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Be careful with Time Machine and non-Apple NAS storage...
Authored by: dbs on Jan 26, '09 08:02:12AM

Be careful with this setup. The disk image used for the backup may become corrupted if it is not unmounted cleanly on a third-party fileserver. (E.g., anytime the network is interrupted or the machine is put to sleep during a backup you can end up with journal data not being flushed to the disk image, which may corrupt it. I've heard that this is why Apple does not support backups to third party disks that don't support the changes to file sharing in 10.5.)

If you want to use a third party NAS, the only reasonably safe way to do it is to backup to an Apple-supported machine, and then copy that data (e.g., via rsync) to the NAS when no backups are occurring.

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Be careful with Time Machine and non-Apple NAS storage...
Authored by: rjbailey on Jan 26, '09 08:16:17AM
This is all true, but it doesn't have anything to do with this hint. The hint merely disables the automatic initiation of Time Machine backups. The remote sparsebundle is mounted and dismounted by the OS just as it otherwise would be.
I've been using this method for a couple of months now without a problem. In fact my frequency of corruption of the sparsebundle image on the server has decreased, because I can begin backups when I know there is less chance of server interruption. And also simply because the number of backups is lower. (Do I really need 24 backups each day? Others, maybe. Me, no.)

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Be careful with Time Machine and non-Apple NAS storage...
Authored by: dbs on Jan 30, '09 07:18:06PM

You're right that this doesn't have anything to do with the above hint (except to say that the setup described is dangerous), but you're probably not right that it works just the same.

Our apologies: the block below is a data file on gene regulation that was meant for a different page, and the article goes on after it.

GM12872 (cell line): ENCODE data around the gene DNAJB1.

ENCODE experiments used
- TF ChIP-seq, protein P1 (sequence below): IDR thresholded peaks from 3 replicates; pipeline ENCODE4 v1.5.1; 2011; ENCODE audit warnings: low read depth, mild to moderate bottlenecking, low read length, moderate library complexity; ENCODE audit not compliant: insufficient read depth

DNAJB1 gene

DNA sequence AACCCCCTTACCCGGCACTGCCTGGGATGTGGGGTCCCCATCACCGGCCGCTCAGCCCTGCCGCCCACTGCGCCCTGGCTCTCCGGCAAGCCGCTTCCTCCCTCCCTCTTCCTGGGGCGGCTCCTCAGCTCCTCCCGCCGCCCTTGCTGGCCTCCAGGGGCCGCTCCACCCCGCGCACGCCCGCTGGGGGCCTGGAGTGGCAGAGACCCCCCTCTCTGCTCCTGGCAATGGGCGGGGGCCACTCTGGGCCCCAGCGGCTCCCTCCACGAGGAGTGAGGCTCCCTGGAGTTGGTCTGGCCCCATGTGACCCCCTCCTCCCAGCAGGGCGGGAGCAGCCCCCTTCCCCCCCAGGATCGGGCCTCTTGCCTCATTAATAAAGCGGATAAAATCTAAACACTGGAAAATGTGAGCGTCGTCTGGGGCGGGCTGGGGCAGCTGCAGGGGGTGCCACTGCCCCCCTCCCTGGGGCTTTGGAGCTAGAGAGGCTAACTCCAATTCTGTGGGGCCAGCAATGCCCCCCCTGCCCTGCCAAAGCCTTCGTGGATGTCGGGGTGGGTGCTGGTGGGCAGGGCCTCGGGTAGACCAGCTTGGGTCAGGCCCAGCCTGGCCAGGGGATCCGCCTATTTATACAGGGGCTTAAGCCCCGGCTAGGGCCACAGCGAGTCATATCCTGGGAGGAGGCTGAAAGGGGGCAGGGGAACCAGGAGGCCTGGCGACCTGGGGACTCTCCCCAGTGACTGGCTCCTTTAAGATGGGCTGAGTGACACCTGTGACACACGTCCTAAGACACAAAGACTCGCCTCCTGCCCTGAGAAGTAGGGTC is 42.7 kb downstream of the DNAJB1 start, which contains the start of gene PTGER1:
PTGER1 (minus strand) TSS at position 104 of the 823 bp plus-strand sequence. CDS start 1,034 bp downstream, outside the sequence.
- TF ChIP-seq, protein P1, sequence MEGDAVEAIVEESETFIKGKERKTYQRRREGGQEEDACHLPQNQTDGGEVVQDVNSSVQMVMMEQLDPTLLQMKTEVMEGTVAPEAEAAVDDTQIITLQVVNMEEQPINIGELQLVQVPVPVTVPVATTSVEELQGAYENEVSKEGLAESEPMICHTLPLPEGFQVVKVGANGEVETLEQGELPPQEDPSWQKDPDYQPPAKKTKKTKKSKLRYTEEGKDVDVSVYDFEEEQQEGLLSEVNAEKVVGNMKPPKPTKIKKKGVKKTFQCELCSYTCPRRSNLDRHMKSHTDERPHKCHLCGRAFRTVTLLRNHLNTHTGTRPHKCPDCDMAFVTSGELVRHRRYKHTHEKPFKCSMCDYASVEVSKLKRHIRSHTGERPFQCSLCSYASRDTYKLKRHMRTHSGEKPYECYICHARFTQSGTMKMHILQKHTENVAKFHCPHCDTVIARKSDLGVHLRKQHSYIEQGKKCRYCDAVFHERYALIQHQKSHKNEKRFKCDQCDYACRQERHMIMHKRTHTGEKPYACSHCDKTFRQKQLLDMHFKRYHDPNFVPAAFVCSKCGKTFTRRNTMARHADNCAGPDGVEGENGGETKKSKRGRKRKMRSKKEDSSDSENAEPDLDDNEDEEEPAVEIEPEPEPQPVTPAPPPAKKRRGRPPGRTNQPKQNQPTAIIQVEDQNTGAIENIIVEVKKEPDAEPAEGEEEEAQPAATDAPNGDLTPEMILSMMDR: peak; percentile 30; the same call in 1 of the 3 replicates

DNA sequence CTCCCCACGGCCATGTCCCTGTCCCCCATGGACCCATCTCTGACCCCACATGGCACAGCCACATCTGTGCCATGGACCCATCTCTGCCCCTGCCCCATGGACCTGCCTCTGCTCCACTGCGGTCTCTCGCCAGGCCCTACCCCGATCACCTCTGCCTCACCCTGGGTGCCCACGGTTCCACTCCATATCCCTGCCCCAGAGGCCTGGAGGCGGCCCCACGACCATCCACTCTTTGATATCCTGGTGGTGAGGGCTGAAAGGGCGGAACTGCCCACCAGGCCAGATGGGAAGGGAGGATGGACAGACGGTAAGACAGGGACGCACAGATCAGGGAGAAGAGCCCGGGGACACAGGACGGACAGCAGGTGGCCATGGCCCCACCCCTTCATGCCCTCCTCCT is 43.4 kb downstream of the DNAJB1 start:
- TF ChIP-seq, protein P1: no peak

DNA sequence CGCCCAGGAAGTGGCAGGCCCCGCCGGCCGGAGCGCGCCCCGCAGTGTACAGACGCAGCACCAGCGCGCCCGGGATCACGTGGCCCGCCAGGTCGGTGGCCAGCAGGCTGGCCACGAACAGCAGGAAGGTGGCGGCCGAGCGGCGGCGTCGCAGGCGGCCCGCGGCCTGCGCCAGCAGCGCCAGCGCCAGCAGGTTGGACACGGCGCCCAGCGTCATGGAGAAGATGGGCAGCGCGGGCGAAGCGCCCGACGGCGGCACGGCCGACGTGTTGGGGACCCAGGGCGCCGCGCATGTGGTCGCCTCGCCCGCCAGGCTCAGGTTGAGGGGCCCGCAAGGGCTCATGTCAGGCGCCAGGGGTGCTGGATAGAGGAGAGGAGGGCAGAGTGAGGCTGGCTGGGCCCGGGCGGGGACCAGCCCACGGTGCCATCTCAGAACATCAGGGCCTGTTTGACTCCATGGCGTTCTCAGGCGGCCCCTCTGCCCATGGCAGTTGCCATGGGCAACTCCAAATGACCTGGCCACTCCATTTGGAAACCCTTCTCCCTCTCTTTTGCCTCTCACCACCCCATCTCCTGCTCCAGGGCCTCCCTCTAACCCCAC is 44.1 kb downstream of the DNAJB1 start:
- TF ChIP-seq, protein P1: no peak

Although I don't know for certain that this is the only reason third-party file servers aren't supported, I can explain why this is almost certainly dangerous: For any file system to have a reliable disk journal (which is what tries to prevent filesystem corruption), it needs to guarantee that the journal is in a known state before any other operations occur. If you're using a disk image over a network, this would mean that you have to guarantee that all journal-related transactions are physically written to the remote disk before other operations are executed. (E.g., not stored in a cache, memory, or a network switch.) Since the NAS just sees multiple writes to a file (the disk image) it will happily cache it (problematic if the power goes out), wait for the network connection to close before writing it (problematic if the network is flaky), or even re-order them for performance (defeats the atomicity requirement of the journal). I'm guessing that Apple doesn't support third-party NAS systems because no third-party SMB or AFP servers support this capability as far as I know, and if they did, Apple would have to have to verify it was supported, and have a way to use it.

I'm sure someone with more understanding of filesystems and journaling (or HFS+ in particular) could give a more detailed description, but that's the general gist of it.

Either way, if you actually care about your backup (and that's kind of the point of a backup) it would be very foolish to trust it to something that is explicitly not supported. I was personally quite disappointed that this isn't supported since I had bought a mirrored NAS for precisely this purpose. So what I do is to backup over a wired network to a time capsule (supported config) and then do an rsync to a NAS in another physical location. This gets around the journal issue by only copying the data when the disk is in a known state: e.g., unmounted. I verify filesystem before each copy, and haven't had a problem yet even with hourly backups from two computers.

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